Making them feel loved and cherished will go a long way to making them feel secure. People with anxiety live with the fear that they are not good enough to be loved.
So just love them. That’s something you’ll never be wrong in doing.
What if your partner refuses to take treatment?
Anxiety is a real mental issue, but it is very treatable. However, it is sometimes hard to convince someone to get treated.
There are different reasons why. They might have tried before and found that it didn’t help. Treatment can fail because they are not the appropriate type for the kind of anxiety a person has.
According to Thieda:
“It is best to work with a professional who uses cognitive-behavioral therapy techniques and is specifically trained in working with people who struggle with anxiety.”
Another reason could be that they find professional treatment daunting and intimidating.
For this, Thieda suggests:
“Maybe they need to approach their treatment in a different way, breaking down the challenges into smaller, more manageable pieces.”
But whatever you do, Thieda urges you not to resort to pleading or manipulation.
“No amount of begging, pleading, or threatening is going to be effective, and will likely make things worse.”
The truth is, you cannot help someone who doesn’t want to be helped. You can certainly explain to your partner how treatment can help them. But ultimately, it will be their decision.
What they need
The most useful thing you can do going forward is to understand what your partner needs.
Just like the Language of Love, people with anxiety suffer because of fear that their needs won’t be met. They are also scared that simply asking will result in problems.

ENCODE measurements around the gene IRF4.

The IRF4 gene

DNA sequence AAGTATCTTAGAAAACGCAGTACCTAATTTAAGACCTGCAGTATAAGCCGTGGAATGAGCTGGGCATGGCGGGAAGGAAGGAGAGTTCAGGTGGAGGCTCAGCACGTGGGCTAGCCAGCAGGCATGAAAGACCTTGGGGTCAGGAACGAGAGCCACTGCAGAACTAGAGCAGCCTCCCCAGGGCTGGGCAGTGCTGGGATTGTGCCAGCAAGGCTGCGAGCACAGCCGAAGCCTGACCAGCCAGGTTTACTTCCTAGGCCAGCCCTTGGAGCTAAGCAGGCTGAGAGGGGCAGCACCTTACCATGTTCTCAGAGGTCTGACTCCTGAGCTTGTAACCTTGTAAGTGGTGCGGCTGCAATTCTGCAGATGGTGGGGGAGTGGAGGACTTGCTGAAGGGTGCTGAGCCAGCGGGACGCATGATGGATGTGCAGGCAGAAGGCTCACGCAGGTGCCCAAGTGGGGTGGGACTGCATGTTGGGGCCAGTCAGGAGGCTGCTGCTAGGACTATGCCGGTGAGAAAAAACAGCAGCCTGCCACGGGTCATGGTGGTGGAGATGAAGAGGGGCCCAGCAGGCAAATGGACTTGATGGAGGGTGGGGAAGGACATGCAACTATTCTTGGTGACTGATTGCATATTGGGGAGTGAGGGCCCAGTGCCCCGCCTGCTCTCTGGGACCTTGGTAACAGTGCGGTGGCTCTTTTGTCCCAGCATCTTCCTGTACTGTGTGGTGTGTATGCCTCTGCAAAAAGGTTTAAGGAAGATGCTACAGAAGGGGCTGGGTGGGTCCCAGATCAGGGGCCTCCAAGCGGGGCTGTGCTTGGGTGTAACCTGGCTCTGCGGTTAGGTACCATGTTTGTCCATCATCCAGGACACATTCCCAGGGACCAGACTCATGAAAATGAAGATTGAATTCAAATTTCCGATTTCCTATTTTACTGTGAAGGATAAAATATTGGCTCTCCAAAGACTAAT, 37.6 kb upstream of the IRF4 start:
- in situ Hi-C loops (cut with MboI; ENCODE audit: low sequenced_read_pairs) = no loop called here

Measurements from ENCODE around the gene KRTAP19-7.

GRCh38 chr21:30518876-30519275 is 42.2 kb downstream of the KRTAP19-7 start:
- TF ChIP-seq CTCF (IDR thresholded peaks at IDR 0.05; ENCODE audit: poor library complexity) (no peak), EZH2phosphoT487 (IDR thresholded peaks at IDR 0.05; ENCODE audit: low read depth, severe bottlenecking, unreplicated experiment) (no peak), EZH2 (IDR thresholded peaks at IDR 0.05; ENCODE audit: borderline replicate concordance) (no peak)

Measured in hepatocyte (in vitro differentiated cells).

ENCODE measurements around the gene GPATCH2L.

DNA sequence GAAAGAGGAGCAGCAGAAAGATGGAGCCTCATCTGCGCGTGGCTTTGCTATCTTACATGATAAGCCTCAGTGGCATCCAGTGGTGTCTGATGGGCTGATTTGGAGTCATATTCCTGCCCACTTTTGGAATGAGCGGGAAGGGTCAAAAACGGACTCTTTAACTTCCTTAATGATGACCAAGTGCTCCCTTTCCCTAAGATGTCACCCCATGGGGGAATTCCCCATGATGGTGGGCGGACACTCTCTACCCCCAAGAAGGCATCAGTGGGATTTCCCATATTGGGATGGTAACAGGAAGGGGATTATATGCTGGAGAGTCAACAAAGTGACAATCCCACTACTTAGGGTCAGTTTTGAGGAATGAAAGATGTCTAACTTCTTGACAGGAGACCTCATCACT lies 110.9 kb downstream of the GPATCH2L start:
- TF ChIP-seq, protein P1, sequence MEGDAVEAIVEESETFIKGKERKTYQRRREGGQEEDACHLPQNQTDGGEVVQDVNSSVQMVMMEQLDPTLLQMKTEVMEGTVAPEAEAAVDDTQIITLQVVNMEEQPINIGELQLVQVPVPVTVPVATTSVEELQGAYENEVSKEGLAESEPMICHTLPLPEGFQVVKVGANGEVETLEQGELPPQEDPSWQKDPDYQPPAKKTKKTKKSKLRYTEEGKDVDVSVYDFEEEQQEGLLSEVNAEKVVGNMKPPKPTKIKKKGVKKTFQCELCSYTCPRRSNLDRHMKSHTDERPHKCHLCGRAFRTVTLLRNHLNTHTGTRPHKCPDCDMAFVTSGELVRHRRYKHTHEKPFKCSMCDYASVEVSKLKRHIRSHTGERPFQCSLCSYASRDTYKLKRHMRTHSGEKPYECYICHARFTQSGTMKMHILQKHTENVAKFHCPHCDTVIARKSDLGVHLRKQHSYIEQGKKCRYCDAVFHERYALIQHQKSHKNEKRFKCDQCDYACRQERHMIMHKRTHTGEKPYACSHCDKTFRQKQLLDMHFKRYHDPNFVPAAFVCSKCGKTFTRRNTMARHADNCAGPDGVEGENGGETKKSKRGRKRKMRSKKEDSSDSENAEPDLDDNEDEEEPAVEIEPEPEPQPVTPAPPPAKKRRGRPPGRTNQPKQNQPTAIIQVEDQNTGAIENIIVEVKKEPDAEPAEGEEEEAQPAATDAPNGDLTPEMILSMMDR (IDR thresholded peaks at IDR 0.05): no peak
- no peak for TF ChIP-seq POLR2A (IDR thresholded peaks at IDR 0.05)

In short, they fear that you’re going to leave them if it becomes hard.
“Unfortunately, a big reason why anxiety sufferers don’t properly explain all of this is that their anxiety is met with fear that should they explain what they need, they’ll be viewed as ‘more trouble than she’s worth’ by their partner or ‘needy’ or ‘too damaged.”
If you really love them, make it your job to assure them that you’re not going anywhere. You need to be patient at first because they probably won’t believe it.
But if you stick at it long enough, they’ll start trusting you. And when that happens, it’s already an easier rode.
“An anxiety sufferer needs a partner who is extremely consistent in their words of affirmation, actions, and behaviors. Anxiety sufferers need consistency. They’ll often attempt to explain this, but it’s not taken seriously, and then they’ll give up attempting to explain their needs.”
There are millions of people out there who, despite having anxiety, are able to maintain happy relationships.
So what you are trying to accomplish is not impossible, even if it might feel like it sometime.
Ask yourself: Do I want to be with this person, even if it gets too hard?
If the answer is no, it’s best to be honest about it now. You don’t want to keep hurting someone who is already dealing with so much.
But if you can’t see your life without this person, then you are already doing better than you think you are.
Anxiety or not, all anyone ever needs is someone who would choose them. Even if they might not be the easiest choice.